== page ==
Diamondfield Jack

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Diamondfield Jack in Nevada, circa 1904.

Jackson Lee "Diamondfield Jack" Davis (12 Aug 1863–2 Jan 1949) was pardoned for the 1896 Deep Creek Murders in Idaho and would later strike it rich in Nevada, where he established several mining towns, one named after his nickname "Diamondfield".[1][2][3]


Davis got his nickname when he went west to Silver City, Idaho on the rumor of a diamond strike. The rumor led to nothing but after talking so much about it he got the nickname "Diamondfield Jack". After the failed prospecting attempt Jack was hired by Sparks-Harrell cattle company on the Idaho-Nevada border. Davis' job was to keep sheepherders off the cattle's land and after a confrontation that led to wounding of a sheepherder named William Tolman. The sheepherders would change their bed every night to a different position so that the head of the bed would be in a different direction; for the cattlemen would shoot at the head of the beds. Davis was on the run. He began working for the cattle company again the next year and almost immediately as he came back to work, two sheepherders were killed in the area where he was working. Davis became the prime suspect for the killings. A magazine was found in the sheepwagon with a diamond drawn in blood by one of the victims. The sheepmen were killed with .44 caliber bullets shot out of a .45 caliber gun. Diamondfield Jack was known to have bought .44 caliber cartridges when the correct ones were not available. As he was heading towards Mexico, Jack was picked up by authorities in Arizona Territory. He was transported back up to Idaho and sentenced to hang on June 4, 1897. The day before his execution date he was reprieved due to the confessions of two other men to the murders. In February 1899 Davis was transferred to the Idaho State Penitentiary where he stayed until December of that year. Davis was then transferred back to a cell in the Cassia County jail.

After Davis had exhausted his appeals another execution date was scheduled for July 3, 1901. By the time public opinion had shifted in Jack's favor mostly due to the confessions of James Bower and Jeff Gray and to the easing of tension between sheep and cattle herders. The Board of Pardons extended the execution date to July 17, much to the outrage of state prosecutor and future Idaho Senator William Borah. Three hours before Davis' scheduled execution, word arrived at the Cassia County sheriff that his sentence had been commuted to life imprisonment. Davis was moved back to the Idaho State Penitentiary in Boise, Idaho until he was finally pardoned on December 17, 1902 by Idaho Gov. Frank W. Hunt.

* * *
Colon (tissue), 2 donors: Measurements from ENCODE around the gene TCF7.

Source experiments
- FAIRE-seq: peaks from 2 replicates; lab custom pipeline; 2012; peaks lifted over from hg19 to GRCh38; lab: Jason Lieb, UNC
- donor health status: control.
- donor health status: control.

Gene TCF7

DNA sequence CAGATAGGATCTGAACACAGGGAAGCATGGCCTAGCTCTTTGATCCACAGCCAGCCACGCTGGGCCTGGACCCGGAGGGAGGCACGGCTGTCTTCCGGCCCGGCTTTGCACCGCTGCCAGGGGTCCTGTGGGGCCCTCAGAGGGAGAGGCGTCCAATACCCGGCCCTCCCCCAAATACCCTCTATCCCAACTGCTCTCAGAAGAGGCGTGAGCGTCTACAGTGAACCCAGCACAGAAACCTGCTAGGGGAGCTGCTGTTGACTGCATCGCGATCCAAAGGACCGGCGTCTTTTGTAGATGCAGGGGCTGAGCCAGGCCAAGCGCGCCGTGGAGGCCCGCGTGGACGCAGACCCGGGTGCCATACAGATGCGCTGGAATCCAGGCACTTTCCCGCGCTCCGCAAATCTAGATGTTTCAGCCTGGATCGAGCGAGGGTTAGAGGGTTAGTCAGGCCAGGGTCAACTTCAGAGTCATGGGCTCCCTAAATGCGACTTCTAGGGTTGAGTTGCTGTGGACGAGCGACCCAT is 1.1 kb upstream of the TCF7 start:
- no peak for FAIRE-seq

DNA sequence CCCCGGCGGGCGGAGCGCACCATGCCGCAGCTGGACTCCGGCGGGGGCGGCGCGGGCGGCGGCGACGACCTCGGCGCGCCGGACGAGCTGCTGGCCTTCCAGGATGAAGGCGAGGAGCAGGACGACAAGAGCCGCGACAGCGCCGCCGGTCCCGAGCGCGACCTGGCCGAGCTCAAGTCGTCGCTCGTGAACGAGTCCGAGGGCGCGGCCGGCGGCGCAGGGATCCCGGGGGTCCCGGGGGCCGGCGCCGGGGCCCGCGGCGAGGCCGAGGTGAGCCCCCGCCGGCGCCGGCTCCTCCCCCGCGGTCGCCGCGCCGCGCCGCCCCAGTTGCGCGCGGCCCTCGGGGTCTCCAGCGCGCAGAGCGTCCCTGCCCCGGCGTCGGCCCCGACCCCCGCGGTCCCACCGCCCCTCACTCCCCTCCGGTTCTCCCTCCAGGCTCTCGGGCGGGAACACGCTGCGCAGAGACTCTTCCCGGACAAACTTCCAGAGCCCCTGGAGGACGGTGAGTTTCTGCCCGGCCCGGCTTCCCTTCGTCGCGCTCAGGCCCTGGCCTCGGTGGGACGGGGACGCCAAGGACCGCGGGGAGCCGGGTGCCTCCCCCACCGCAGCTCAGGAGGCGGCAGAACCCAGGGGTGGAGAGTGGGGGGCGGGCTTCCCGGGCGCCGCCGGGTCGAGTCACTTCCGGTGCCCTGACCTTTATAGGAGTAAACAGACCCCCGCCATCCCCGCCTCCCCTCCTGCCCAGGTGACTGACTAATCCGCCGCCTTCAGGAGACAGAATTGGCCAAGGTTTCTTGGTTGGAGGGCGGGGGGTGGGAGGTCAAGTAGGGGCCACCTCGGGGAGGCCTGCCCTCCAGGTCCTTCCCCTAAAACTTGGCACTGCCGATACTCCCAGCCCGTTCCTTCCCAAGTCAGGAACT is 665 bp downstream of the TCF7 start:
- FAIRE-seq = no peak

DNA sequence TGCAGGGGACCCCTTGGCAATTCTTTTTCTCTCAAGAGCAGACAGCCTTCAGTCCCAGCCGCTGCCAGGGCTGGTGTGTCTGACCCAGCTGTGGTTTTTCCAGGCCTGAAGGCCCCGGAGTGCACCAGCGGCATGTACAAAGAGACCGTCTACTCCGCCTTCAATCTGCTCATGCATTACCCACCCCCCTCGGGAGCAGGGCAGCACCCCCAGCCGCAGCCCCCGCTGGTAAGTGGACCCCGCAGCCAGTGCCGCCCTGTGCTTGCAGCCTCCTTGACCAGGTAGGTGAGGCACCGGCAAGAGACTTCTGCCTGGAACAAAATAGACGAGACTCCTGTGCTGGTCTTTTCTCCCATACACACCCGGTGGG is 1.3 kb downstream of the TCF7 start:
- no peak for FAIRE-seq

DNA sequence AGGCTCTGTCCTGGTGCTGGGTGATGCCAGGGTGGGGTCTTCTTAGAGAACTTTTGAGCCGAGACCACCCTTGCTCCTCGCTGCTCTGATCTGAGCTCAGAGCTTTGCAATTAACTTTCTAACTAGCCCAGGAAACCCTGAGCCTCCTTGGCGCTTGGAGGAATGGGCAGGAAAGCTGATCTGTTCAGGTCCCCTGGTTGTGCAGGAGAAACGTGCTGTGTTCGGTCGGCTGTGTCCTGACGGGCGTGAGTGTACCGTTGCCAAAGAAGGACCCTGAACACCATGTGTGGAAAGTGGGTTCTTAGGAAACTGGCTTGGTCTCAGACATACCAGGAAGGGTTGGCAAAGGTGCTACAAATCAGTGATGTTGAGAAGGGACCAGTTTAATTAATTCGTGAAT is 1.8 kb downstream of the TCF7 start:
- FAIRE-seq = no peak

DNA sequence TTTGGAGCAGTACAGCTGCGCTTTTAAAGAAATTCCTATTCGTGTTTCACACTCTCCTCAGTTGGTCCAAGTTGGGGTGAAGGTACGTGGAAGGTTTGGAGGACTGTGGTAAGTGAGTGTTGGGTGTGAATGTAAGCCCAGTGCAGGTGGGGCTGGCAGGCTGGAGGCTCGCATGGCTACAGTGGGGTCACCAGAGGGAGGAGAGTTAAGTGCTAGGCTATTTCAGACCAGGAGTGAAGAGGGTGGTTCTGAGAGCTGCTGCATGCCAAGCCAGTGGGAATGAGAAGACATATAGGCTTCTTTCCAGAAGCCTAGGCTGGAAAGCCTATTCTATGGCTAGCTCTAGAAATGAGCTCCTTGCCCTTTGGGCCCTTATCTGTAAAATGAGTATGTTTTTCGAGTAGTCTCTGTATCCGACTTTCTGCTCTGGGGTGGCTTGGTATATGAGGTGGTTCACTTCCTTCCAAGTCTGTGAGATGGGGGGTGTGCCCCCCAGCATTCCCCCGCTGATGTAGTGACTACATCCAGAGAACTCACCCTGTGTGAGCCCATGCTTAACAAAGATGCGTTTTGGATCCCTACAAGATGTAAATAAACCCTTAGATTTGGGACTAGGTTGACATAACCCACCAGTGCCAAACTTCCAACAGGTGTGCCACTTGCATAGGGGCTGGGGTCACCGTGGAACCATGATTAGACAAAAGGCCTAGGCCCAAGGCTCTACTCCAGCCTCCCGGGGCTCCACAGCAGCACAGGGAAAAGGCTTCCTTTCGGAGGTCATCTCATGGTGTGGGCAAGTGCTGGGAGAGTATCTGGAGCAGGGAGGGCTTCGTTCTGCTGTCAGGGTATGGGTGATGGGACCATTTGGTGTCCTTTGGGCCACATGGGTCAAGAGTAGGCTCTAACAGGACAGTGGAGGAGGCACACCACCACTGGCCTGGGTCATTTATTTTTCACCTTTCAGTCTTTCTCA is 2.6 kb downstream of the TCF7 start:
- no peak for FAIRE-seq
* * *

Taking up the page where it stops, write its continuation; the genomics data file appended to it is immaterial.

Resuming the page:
Upon his release Jack moved to Nevada, where he finally struck it rich and established several mining camps in Nevada. In 1949, Diamondfield Jack was killed by a taxi cab as he was walking in Las Vegas, Nevada.[4][5]


An area in the South Hills in present-day Twin Falls County is named after Davis.[6]

See also[edit]


  1. ^ Grover, David H. "Diamondfield Jack; A Study of Frontier Justice" (University of Nevada Press, 1968)
  2. ^ Dawson, Alson William (September 3, 1973). "Western Saga". South Idaho Press. Burly, Idaho. Retrieved February 8, 2020. States that Davis was born on August 12, 1863.
  3. ^ "Diamondfield Jack". Albion Valley Historical Society. Retrieved February 8, 2020. States that little is known about his early life and that he was somewhere in the east in 1879.
  4. ^ http://www.idahohistory.net/OldPenDiamondfield.pdf
  5. ^ Robertson, R. G. "Diamondfield Jack's Legal Saga: Sentenced to Hang". South Idaho Press. Burley, Idaho. Retrieved February 8, 2020.
  6. ^ South Hills/Shoshone Basin/Salmon Creek Falls Subloop

Further reading[edit]

  • Young, James A., & Abbot Sparks, B. (2002). Cattle in the Cold Desert. University of Nevada Press. ISBN 0-87417-503-8.
  • Grover, David Hubert. 1968. Diamondfield Jack; a Study in Frontier Justice. University of Nevada Press

External links[edit]